“What’s the best place to hide a dead body?”
“On page 2 of Google’s search results!”
Most digital marketers have heard the saying and chuckled. But it’s so, so true.
It’s estimated the first page of Google results gets about 75% of the search traffic, with the majority of those clicks going to the top 3 results.
If consumers can’t find your site, they can’t convert into customers. But once they get there, are they actually converting? How can you tell if your business website is working?
Here are 5 telltale signs your business website isn’t as effective as you might have hoped.
1. Traffic is down.
One of the biggest signs of a poorly performing site is low traffic. Even if you have great social media pages and online listings, your business website is still part of a successful online presence.
In fact, 30% of consumers say they won’t consider a business that doesn’t have a website, and 46% say a business’s website is a main factor in whether or not they feel they can trust that business.
Two top ways to improve your search ranking with Google are:
- Earning trusted backlinks to your site
- Creating really great content
Earning Trusted Backlinks
Small businesses can earn backlinks pretty easily from some top search contenders, those sites we call online business listings sites. Aside from Google’s own listings, you may know them as Yelp, Angie’s List, or another popular listings site for your industry.
Creating Really Great Content
As for creating quality content, that’s all on you. Google loves content with detailed, descriptive language average users can understand.
- Write in terms your average customer can understand.
- Talk value, not technical features of your products or services.
- Consider giving free advice via a blog, with longer articles.
2. Bounces are up.
Your website’s bounce rate is the rate at which visitors to your website leave (bounce) after only viewing the first page, or after a short period of time. Since ideally, you’d want consumers to stay on your website long enough to get in touch, bounce rates are often indicators of a problem.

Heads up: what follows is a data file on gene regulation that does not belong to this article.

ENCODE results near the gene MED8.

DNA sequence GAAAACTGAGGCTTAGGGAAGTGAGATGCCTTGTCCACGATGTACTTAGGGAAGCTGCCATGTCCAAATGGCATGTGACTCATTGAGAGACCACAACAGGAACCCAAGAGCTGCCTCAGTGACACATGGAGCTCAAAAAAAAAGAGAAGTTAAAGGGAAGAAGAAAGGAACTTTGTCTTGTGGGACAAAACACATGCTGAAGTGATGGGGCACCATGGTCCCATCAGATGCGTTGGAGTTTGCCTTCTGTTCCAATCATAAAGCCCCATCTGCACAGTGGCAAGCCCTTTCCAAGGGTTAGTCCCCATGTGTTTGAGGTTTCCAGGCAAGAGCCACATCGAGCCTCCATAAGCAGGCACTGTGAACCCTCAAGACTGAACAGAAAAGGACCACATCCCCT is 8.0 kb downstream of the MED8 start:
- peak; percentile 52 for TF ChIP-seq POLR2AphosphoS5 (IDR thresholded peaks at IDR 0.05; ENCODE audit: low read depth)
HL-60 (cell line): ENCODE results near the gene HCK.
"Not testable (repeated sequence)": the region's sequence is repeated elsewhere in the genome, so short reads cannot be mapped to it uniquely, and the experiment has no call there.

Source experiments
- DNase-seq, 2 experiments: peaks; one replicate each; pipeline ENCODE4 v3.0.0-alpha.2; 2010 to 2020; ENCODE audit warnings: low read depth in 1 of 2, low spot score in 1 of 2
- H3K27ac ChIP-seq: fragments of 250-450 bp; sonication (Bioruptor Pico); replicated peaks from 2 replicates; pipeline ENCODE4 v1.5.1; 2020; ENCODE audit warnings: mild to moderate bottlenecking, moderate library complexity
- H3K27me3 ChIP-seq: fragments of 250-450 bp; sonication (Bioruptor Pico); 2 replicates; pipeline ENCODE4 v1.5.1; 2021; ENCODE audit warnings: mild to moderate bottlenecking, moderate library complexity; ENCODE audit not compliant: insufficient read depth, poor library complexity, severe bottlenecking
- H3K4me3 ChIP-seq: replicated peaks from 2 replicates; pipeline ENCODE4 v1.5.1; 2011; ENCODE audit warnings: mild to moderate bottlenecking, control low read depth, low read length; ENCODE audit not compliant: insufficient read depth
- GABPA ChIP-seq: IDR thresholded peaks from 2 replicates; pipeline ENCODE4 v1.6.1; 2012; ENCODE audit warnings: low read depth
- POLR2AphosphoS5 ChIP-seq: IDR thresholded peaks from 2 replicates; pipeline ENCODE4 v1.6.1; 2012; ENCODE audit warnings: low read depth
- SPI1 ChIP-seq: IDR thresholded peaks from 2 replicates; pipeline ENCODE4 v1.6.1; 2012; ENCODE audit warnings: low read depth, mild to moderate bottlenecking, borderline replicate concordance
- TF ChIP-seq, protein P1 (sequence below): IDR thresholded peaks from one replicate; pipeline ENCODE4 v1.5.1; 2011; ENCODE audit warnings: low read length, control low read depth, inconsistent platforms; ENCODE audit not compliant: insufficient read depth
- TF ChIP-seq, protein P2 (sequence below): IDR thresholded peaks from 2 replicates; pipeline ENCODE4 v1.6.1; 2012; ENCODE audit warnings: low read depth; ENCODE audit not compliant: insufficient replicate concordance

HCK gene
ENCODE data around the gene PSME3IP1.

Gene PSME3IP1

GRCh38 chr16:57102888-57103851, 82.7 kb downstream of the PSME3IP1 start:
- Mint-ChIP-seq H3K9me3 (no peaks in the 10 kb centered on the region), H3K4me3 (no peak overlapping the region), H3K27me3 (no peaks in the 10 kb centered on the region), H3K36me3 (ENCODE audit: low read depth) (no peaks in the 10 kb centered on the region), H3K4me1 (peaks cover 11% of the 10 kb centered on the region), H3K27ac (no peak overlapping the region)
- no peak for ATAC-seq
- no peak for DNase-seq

What’s a “high” bounce rate? Unfortunately, it’s subjective. Fat fingers searching via mobile and dwindling attention spans are increasing the average bounce rate for many different sites.
Typically, anything above 56% (definitely anything above 70%) should be cause for concern. Or, at the very least, it’s a good reason to look into what could be causing higher-than-average bounces from your business’s website.
What’s causing your high bounce rate?
- Slow load time – Slow load time is a big turn-off for consumers. Anything over a 2-second load time is bad news for your SEO and your business website’s effectiveness.
- Poor navigation – If consumers don’t find the information they need quickly on your site, they’ll move on to the next. Place the most relevant, important information about how you help your customers at the very top of your business website’s home page.
- Crappy content – Make sure what your business does is abundantly clear the second someone arrives on your site.
- Too many graphics – While videos and high-quality images are eye-catching, if they take up too much real estate on your website, they can make it harder for consumers to find what they need fast.